The history of CAFÉ, furthermore, indicates that any emission gains through higher efficiency will be wiped out by a corresponding increase in miles driven. Although it’s counter-intuitive, this “rebound effect,” as labeled by economist David Greene, works in much the same way that building more highways to solve congestion makes congestion problems worse. As one Virginia study put it, it’s “a futile exercise” to attempt to build out of congestion because more highways makes driving easier, which makes suburban life more attractive, which moves residences further from stores and jobs. One study indicates that 90 percent of new urban and suburban freeways in North America are overwhelmed within five years.
So what can be done?
The answer may lie in Western Australia, where in a modern car culture of freeways and high-rises, Perth and its surrounding suburbs have spent a decade promoting alternative transportation through a German-conceived marketing and research program named “TravelSmart.”
Not only has Western Australia — an area three times the size of Texas — decreased car-miles driven yearly by 14 percent through the marketing of individual households, they’ve done it at the unheard of benefit-cost of 67 to 1. The experience showing people how to conserve auto fuel – plus their health and the lives of their cars — by walking, biking, carpooling and using public transportation has been so successful that Western Australia is expanding the concept into water, energy and recycling in 2008.
“People want to be part of the solution, they just don’t know how,” explains Werner Brög, the founder of the concept. “Across three continents, we’ve found that people always underestimate the time and cost of using the car and overestimate the time and cost of using environmentally friendly modes.
“Our philosophy is that we never tell them what to do. We empower people to do what they can do by addressing those misperceptions.”
Because each individual makes an autonomous decision, transportation economist Ian Ker argues that decreased car use from TravelSmart marketing sticks and, even multiplies, over years. He notes there has been little, if any, bounceback from the first individualized marketing project in South Perth in 1997.
“When we started off with TravelSmart, it was not something that was mainstream anywhere,” he says. “Travel management was seen as managing supply or in terms of pricing. Nobody was thinking that people might willingly get out of their cars, but that’s what happened and, most importantly, they’re staying out.”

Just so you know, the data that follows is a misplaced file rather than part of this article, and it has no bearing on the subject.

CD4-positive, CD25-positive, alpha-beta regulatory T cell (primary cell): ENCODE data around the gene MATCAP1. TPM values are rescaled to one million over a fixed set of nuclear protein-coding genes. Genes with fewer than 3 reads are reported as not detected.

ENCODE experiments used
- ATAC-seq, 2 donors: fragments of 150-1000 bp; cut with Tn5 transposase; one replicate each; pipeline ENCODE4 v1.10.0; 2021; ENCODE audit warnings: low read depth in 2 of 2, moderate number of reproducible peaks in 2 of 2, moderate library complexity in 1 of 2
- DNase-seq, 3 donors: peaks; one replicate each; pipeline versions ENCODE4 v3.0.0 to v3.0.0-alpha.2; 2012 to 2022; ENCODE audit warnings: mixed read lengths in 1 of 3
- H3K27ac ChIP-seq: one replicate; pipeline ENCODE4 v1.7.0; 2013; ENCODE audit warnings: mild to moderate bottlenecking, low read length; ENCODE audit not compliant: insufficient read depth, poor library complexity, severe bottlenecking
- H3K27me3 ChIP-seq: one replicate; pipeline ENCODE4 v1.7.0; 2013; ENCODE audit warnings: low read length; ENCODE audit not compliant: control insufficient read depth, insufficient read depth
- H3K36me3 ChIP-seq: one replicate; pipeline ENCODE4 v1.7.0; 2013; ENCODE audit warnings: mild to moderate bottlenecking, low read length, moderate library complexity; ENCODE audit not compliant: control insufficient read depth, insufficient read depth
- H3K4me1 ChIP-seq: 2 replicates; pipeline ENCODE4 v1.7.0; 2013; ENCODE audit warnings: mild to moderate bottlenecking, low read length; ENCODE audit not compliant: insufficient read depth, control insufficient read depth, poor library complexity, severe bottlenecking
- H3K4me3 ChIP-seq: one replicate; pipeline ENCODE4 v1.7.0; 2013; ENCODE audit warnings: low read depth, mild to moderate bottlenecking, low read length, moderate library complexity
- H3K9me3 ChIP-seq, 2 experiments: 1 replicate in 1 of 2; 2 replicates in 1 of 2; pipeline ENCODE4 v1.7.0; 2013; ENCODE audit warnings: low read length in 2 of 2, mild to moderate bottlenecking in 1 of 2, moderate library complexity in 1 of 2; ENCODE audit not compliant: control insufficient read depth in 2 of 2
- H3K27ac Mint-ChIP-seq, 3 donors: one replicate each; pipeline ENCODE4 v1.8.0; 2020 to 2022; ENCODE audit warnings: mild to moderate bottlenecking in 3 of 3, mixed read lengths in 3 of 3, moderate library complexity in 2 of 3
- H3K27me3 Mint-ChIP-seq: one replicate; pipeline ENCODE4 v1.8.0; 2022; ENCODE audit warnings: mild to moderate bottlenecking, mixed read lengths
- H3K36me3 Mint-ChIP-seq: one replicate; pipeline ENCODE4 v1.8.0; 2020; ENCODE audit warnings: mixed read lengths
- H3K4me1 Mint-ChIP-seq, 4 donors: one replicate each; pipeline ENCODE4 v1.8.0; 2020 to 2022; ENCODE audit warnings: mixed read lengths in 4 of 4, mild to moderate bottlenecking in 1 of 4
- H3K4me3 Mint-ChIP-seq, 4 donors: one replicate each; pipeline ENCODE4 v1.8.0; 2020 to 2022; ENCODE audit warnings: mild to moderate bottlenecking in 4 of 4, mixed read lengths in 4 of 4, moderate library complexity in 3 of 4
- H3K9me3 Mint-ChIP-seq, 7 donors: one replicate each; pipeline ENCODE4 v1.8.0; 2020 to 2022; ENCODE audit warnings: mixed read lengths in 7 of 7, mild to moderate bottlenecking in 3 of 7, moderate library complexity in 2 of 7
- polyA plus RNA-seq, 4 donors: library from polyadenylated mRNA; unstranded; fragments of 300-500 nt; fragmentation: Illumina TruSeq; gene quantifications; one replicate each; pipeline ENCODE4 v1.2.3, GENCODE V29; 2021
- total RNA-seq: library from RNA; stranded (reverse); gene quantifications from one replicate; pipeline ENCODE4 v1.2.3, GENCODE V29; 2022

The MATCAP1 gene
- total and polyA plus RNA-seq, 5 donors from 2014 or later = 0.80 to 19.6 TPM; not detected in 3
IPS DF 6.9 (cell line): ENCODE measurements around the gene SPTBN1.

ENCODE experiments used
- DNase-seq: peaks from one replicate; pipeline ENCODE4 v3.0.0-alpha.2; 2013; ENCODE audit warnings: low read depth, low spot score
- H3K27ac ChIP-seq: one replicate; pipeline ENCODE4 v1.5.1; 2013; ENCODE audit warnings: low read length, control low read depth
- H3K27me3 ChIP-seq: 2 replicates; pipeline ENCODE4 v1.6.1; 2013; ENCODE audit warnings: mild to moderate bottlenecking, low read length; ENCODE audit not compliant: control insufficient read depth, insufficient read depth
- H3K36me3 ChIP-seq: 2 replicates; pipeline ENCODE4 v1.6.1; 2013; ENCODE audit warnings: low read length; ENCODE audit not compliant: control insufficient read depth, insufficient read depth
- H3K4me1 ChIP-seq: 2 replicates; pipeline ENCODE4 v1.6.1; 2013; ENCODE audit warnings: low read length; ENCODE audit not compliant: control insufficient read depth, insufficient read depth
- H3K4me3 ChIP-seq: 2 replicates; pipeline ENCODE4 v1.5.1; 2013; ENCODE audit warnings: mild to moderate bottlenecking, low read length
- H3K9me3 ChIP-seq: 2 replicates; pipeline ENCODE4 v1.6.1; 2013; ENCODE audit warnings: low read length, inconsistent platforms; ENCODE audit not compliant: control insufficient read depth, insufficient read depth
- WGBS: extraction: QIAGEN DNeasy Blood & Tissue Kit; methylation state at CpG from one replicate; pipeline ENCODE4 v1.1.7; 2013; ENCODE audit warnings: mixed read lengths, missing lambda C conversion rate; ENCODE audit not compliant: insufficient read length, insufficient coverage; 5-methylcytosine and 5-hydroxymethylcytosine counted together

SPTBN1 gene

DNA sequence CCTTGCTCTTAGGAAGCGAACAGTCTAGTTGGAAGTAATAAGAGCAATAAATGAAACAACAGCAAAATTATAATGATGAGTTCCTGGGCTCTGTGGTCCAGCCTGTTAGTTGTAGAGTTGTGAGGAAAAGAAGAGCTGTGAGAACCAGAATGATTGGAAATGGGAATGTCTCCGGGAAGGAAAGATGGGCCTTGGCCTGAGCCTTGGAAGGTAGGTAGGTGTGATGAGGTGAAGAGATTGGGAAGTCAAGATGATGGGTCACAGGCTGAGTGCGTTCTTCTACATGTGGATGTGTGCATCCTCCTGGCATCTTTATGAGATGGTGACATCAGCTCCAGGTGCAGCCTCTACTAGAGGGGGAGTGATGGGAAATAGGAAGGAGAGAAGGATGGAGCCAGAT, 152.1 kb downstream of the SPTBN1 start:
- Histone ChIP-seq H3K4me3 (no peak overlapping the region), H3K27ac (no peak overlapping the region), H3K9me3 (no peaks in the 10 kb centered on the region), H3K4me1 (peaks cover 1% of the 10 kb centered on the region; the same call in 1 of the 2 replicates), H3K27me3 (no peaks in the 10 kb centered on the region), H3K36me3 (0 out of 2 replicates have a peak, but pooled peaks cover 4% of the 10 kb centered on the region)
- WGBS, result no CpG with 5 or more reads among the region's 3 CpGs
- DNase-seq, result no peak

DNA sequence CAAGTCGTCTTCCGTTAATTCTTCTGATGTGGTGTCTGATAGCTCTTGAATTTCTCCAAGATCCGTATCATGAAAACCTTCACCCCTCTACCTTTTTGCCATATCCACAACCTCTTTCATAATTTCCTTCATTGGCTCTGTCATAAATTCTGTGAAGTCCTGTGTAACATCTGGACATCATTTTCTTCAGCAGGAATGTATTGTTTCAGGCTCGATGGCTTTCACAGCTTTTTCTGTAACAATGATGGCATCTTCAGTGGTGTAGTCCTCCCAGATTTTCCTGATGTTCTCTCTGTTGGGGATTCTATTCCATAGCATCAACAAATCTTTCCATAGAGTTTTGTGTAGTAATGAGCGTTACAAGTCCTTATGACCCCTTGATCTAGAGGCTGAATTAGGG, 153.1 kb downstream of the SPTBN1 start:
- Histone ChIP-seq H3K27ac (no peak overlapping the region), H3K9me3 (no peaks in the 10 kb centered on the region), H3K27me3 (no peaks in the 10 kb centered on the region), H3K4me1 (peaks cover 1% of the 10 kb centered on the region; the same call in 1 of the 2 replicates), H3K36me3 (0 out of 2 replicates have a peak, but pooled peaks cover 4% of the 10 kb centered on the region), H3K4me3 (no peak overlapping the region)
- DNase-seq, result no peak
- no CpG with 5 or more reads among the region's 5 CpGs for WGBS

In December, Perth opened an over-budget and behind-schedule 88-mile Southern Suburbs Railways with an amazing 90-percent approval rating, indicating – as OECD reports illustrate – the huge public relations carryover of “soft policies” for decreasing congestion. Yet compared to American cities – which lose $63 billion and 3.7 billions hours annually to congestion, according to the Texas Transportation Institute – Western Australia’s 1.5 million citizens faced little traffic backup when they approved the commuter project around the turn of the century.
Under the influence of academic research by Dr. Peter Newman which illustrated a dozen ways to decrease automobile dependence and build stronger communities at the same time, the Perth area began considering alternatives to single-occupancy vehicles after the 1974 and ’79 oil embargoes. Newman’s research into world cities discovered that American cities don’t have a monopoly on wealth but, with a few world exceptions, American urban areas do have a monopoly on transportation inefficiency. Atlanta drivers, for example, annually use 103 gigajoules of energy per capita to get around but people are better off, financially and socially, in Copenhagen which has been shutting roadways and decreasing downtown parking for three decades.
By 1997, when Ker and fellow transportation planner Bruce James sniffed out Brög’s success changing auto behavior in Western Europe, Perth had rebuilt a couple commuter rail lines. The pair’s first TravelSmart pilot showed extensive behavioral change with driving dropping 10 percent and a “first year rate of return of 48 percent to public transport.” All subsequent Western Australia TravelSmart programs – reaching more than 350,000 citizens — show similar or better results.
“TravelSmart has been analyzed to death, more than any other transport change that I know of and I’ve been in transportation planning for 40 years,” Ker, now retired, says. “There’s nothing else that comes close to it. People look at the cost and think it’s a lot of money — about $60 to $70 per household – but the return on it is enormous, up to 70 to one.”